Inauthentic Facebook assets supported Mexican governor’s successful election campaign

Network supporting San Luis Potosí Governor-elect

Inauthentic Facebook assets supported Mexican governor’s successful election campaign

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Network supporting San Luis Potosí Governor-elect Jose Ricardo Gallardo Cardona initially identified by the DFRLab

San Luis Potosí Governor-elect Jose Ricardo Gallardo Cardona during a rally, as seen in a photo promoted by one of the four inauthentic Facebook pages. (Source: San Luis Ya Es Verde)

By Daniel Suárez Pérez

On July 8, 2021, Facebook announced the removal of a network of 59 assets that supported Jose Ricardo Gallardo Cardona, governor-elect for the Mexican state of San Luis Potosí, for engaging in “coordinated inauthentic behavior” during the election campaign. Gallardo ultimately won the election. The inauthentic campaign was first identified by the DFRLab.

Facebook removed 32 user accounts, 23 pages, and four Instagram profiles prior to the election, which took place on June 6, 2021.

In its announcement, Facebook said:

The people behind this activity used fake accounts to post in Groups, react to and share comments in Spanish on posts about the gubernatorial election in San Luis Potosi, including content by the official Pages of some candidates and parties. They also ran Pages posing as local news entities. This network focused primarily on posting about the candidates from the Green [Partido Verde Ecologista de México (PVEM)] and Labor party [Partido del Trabajo (PT)] coalition [Juntos Haremos Historia] and the campaign of Ricardo Gallardo Cardona, while criticizing candidates Octavio Pedroza and Xavier Nava.

We found this activity after reviewing information shared by researchers at the Atlantic Council’s Digital Forensics Research Lab about suspected coordinated inauthentic behavior in the region and removed it ahead of the June election. Although the people behind it attempted to conceal their identities and coordination, our investigation found links to individuals associated with Cardona’s political campaign.

Previously on May 6, 2021, Facebook announced the removal of 180 Facebook and Instagram assets promoting the political campaigns of mayoral candidate Xavier Nava, from the Morena party, and Octavio Pedroza, a member of PAN (Partido Acción Nacional, or National Action Party), both of whom were running for governor of San Luis Potosí state. The operation was also used to attack their political opponents.

While investigating the Nava-Pedroza network, the DFRLab found signs of inauthentic behavior on the other side of the political spectrum. Pages that appeared to be inauthentically boosting the candidacy of Ricardo Gallardo Cardona, a PVEM (Partido Verde Ecologista de México, or “Ecologist Green Party of Mexico”) politician who had also been investigated for corruption. Gallardo won the election, beating his closest opponent by around 5 percent. The DFRLab did not have access to all assets removed by Facebook but can now detail the operation of some of the pages that led to this takedown.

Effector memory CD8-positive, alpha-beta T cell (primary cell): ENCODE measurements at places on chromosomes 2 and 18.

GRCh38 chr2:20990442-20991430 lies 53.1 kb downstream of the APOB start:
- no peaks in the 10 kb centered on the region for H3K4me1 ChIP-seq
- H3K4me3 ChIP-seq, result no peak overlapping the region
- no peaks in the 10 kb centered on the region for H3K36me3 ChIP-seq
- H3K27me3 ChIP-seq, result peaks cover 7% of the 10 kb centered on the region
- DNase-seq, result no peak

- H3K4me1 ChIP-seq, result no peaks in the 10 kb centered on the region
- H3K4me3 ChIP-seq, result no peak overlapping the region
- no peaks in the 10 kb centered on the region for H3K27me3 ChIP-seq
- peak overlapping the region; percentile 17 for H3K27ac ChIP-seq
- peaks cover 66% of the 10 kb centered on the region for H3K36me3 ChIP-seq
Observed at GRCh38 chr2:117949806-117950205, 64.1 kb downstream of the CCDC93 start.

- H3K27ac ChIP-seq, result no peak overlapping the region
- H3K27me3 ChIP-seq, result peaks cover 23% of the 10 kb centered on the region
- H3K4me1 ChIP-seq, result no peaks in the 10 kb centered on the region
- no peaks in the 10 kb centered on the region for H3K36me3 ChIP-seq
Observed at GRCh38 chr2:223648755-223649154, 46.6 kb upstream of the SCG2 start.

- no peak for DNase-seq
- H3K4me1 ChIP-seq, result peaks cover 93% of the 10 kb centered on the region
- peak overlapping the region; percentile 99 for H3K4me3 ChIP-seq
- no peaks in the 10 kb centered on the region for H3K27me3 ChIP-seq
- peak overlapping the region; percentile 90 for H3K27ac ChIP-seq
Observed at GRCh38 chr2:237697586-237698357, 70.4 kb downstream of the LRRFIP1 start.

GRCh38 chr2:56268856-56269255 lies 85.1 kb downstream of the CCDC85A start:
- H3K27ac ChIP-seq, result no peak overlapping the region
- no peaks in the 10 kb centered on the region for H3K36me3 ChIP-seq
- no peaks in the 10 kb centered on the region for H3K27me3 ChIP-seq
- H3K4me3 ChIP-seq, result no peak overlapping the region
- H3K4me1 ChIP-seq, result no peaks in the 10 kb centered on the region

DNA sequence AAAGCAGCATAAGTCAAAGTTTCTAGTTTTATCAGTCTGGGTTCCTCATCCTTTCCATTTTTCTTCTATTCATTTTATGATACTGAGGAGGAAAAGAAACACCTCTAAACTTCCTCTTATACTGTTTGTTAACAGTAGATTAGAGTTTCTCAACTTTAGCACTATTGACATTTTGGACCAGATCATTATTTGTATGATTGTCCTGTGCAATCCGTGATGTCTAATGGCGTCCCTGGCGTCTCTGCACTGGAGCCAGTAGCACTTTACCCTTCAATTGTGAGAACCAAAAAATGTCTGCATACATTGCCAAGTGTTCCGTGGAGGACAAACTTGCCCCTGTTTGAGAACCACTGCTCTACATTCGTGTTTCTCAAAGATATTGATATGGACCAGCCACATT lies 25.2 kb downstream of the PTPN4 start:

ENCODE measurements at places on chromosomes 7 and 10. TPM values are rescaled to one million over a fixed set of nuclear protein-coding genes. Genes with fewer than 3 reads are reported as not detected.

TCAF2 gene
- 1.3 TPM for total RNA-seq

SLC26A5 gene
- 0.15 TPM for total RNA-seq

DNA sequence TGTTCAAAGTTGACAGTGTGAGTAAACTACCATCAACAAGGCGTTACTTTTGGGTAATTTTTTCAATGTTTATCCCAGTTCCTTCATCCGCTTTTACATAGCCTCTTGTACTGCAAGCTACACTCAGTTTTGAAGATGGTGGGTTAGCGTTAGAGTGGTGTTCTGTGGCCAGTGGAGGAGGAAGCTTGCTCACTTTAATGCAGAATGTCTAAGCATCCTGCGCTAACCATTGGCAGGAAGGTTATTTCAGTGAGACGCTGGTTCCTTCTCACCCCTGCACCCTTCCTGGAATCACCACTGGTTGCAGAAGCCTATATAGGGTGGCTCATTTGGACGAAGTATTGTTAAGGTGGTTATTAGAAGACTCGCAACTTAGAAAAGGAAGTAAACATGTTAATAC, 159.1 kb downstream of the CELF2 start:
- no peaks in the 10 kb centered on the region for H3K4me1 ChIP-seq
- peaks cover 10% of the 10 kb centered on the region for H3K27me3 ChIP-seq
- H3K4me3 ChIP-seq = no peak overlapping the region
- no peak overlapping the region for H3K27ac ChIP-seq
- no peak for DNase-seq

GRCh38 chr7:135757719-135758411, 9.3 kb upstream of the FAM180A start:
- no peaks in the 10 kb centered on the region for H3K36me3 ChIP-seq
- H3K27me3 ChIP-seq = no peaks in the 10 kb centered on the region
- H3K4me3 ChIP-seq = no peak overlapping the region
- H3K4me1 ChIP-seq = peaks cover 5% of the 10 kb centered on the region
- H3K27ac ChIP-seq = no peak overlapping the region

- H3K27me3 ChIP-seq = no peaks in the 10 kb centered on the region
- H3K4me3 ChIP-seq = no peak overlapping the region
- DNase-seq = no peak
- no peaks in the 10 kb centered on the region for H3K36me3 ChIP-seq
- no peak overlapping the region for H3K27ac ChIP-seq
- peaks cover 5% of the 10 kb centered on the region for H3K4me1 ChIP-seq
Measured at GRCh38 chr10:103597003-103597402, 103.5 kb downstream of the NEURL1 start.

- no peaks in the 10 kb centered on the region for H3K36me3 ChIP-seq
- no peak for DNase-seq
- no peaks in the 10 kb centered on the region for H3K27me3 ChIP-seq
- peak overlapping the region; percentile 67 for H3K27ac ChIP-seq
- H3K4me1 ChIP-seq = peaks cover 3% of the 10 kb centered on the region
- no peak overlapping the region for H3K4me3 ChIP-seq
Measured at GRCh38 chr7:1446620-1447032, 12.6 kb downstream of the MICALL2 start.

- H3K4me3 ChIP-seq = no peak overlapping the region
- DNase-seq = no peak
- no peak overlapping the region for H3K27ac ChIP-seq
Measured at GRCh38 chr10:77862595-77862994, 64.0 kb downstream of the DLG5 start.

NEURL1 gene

Pages registered by the same organization

The DFRLab found four Facebook pages campaigning for Gallardo that appeared to belong to the same network. These pages all linked to different external websites registered on the blog platform Tumblr. Although the websites customized Tumblr’s default URL in an apparent attempt to appear as legitimate websites that were all independent from each other, they were all registered by the organization Agenda Política on February 12, 2021, all within the same one-second period. This suggests they were purchased simultaneously.

Table showing the websites associated with the Facebook pages supporting Gallardo and their registration data. The domain was registered one second before (highlighted green) than the other three websites. (Source DFRLab via Facebook/RiskIQ)

One of the pages, San Luis Ya Es Verde, described itself as a “media/news company” but stated clearly in its description that it was a community supporting Gallardo’s campaign. This page was not taken down by Facebook.

The three others — El Espectador de México, La Neta de las Netas Si, and Anonymous San Luis Potosí — said they were independent media outlets or news aggregators, despite being registered by the same group that registered the page that clearly campaigned for Gallardo. Facebook took down these three pages.

These pages targeted Nava’s and Pedroza’s campaigns and political allies with negative content, in part by suggesting — without strong evidence, if any — that Nava and Pedroza had been involved in corruption cases during their previous campaigns or during their previous terms in public office.

Screencaps of two of the Facebook pages, La Neta de las Netas Si and El Espectador de México, that undertook inauthentic behavior to attack political opponents. In this case, the pages reposted memes that a third page, Anonymous San Luis Potosí, posted to attack Nava (red box) and Gallardo (blue box), respectively. However, the pages used different texts on their posts. (Source: Facebook)

The Tumblr pages connected to the Facebook pages posted similar content. posed as an independent media outlet but posted only memes with content targeting Pedroza and other politicians.

Another of the websites,, posted images launching Gallardo’s campaign and rallies, while still another,, postured itself to be the media outlet of the San Luis Potosí affiliate of the group Anonymous, publishing negative content about Gallardo’s rivals.